Relaxation and Coping Strategies for Parents and Caregivers

Making time to quiet your mind and body can be a challenge when balancing the many demands of family life, but integrating relaxation and coping strategies into your day can be a great way to help reduce stress for both you and your child(ren). While there is no single way to manage stress, these strategies can be proactive and can provide us with energy to get through our daily routines, or might help provide relief in challenging moments. While there are many different strategies you can use, here are a few techniques that you and your family can try at home together. 

Deep breathing 

Deep belly breathing can be one of the easiest strategies that you or your child(ren) can do anywhere, anytime. Focusing on your breath can help calm stress. When you inhale, your heart rate speeds up. When you exhale, it slows down. When you are feeling stressed, anxious, angry or worried, lengthening your exhale can help. Deep breathing can slow down our heart rate, make us more alert and focused, and help us feel better overall. The more you practice breathing, the more likely you will be able to use it when needed in the moment. School Mental Health Ontario (OMH-ON) has created guided breathing exercises you can try at home. Here are some examples: Circular Breathing or Breathing and Noticing.


Visualization is a creative and imaginative strategy to help us relax. It is a cognitive process that provides an opportunity to shift our focus away from our stressors, fears, or worries and helps us visualize an image which brings a sense of safety and calm. There are many ways to practice this strategy, from visualizing the future we want, to picturing ourselves in a special and comfortable place (either real or imagined). When first practicing visualization, it may be useful to follow a guided practice to help stimulate this creative technique. SMH-ON has created a guided visualization exercise you can try at home: Forest Visualization.

Muscle relaxation

When we are stressed, our bodies respond. Our muscles tend to tense up and add to our discomfort. Muscle relaxation is a strategy that helps us connect with and calm our bodies, which then helps calm our minds. For this strategy, intentionally contract your muscles as tight as you can, then release. By practicing this technique, you and your child(ren) will learn what relaxation feels like and will be able to see the signs of tension early. Try practicing this at home using this Tense and Relax guide.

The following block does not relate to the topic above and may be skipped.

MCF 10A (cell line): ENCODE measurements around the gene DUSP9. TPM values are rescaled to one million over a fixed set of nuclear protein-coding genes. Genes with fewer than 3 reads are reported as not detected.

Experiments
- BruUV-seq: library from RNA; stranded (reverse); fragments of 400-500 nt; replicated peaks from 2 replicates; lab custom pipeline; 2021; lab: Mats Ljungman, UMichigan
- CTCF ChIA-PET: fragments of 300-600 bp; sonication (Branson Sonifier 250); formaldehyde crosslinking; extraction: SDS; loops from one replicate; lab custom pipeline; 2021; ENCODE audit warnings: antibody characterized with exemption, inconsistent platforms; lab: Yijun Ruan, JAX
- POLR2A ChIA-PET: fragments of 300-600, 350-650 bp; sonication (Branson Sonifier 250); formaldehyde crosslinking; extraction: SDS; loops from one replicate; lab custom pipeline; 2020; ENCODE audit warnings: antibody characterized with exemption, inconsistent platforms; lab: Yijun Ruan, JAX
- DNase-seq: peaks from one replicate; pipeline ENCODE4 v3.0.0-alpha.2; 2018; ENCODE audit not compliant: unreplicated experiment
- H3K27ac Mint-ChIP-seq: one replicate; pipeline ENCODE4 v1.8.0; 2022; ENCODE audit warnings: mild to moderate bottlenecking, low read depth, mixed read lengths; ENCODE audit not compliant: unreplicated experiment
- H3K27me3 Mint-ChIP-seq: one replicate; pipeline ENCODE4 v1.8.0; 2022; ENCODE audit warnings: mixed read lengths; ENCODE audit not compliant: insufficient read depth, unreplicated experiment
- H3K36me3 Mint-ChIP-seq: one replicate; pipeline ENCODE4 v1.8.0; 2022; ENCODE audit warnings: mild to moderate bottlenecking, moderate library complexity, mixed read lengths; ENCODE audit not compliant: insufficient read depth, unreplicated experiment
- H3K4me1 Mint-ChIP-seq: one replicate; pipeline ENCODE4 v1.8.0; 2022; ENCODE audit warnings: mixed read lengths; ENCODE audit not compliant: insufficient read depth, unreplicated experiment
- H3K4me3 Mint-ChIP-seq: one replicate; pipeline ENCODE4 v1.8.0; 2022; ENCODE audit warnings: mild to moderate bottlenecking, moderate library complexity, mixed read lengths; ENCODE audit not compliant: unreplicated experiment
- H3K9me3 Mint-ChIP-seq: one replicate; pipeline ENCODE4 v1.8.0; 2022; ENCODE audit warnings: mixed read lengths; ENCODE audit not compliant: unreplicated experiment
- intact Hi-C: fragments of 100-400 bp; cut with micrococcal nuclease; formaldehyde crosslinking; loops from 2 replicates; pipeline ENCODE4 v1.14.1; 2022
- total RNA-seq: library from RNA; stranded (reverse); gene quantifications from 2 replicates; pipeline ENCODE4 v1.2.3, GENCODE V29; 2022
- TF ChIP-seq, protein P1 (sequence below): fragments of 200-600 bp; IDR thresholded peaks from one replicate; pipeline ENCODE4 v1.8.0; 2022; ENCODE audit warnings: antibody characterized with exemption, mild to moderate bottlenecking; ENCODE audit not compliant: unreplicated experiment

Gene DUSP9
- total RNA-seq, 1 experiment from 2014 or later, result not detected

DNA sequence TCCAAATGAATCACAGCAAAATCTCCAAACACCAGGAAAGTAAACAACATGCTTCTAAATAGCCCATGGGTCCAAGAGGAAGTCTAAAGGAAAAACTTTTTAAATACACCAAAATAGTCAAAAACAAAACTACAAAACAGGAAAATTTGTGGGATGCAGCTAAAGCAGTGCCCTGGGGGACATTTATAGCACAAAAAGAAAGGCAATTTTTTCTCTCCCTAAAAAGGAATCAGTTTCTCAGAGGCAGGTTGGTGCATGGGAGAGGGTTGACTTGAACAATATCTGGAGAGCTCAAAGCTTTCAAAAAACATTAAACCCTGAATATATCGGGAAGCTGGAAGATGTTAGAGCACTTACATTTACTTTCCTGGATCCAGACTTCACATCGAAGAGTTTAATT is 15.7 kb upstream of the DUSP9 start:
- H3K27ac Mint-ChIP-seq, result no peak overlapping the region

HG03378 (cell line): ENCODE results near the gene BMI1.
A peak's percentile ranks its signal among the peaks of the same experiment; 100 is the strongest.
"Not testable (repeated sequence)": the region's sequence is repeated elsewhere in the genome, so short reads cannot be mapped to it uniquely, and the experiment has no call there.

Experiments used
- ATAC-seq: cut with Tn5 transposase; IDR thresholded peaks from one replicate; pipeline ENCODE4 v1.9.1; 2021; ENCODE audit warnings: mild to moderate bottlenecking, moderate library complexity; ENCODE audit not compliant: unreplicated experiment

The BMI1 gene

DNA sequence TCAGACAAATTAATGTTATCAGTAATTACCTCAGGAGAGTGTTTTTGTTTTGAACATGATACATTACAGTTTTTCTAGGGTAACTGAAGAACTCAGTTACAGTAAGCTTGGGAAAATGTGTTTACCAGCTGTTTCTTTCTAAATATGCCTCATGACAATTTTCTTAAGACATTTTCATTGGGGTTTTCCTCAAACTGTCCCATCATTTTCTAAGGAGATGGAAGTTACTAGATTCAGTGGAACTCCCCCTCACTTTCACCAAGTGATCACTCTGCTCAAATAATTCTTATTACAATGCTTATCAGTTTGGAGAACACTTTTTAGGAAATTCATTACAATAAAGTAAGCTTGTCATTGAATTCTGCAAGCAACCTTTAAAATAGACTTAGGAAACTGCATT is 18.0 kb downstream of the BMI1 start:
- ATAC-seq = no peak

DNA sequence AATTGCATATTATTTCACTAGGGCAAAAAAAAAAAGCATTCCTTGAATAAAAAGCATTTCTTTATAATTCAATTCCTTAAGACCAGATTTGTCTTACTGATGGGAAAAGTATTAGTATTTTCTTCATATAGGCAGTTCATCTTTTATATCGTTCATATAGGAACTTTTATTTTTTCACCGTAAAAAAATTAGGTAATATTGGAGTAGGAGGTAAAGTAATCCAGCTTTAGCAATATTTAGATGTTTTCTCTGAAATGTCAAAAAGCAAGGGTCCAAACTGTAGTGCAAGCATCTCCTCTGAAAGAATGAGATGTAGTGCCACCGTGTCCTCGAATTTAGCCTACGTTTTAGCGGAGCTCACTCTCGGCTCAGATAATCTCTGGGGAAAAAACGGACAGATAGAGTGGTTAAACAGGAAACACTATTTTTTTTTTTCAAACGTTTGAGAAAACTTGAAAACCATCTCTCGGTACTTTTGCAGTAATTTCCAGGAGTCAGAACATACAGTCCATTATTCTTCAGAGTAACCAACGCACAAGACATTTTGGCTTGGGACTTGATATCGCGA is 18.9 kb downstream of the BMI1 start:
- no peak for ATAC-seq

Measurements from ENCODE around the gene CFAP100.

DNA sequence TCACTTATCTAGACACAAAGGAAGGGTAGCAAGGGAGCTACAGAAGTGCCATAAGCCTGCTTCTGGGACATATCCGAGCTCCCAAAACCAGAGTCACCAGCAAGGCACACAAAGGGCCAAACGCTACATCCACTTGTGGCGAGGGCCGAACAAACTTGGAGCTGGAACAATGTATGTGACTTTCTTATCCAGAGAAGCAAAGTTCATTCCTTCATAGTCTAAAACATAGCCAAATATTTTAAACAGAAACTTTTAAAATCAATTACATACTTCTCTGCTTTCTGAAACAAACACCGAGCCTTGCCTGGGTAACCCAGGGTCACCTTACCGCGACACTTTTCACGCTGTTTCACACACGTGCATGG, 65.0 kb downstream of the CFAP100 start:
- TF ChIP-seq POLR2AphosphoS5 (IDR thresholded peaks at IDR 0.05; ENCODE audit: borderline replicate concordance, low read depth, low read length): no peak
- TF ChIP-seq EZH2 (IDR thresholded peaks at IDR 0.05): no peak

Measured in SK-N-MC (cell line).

Reframing thoughts 

Our thoughts play an important role in the way we understand our stressors, worries, and fears. Simply put, the way we think about a certain situation can impact how we feel about it. Negative thoughts are an expected part of life, however, we have control over reframing these thoughts with hope and compassion. One way to practice reframing thoughts is to question how you would respond to a friend. Ask your child(ren), “what advice would you give a friend in this situation?” and coach them to reflect this back to their own experiences. For more information on realistic thinking, click here.


In the face of difficult situations, doing something you find fun or enjoyable can help you feel calm. Doing something that lifts your mood may counteract the negative thoughts or feelings that may feel overwhelming. This is a helpful strategy to use when you or your child(ren) feel stuck or overwhelmed, meaning you may be better prepared to manage stressful situations after you have been able to lift your mood. SMH-ON has created some virtual tours that explore the concept of distraction as a tool for stress management.

There is no one strategy that works for everyone. Remember that our child(ren) learn through watching us, so this is a great opportunity to model coping strategies for them. With time, hopefully both you and your child(ren) can find some tools that work best for you.

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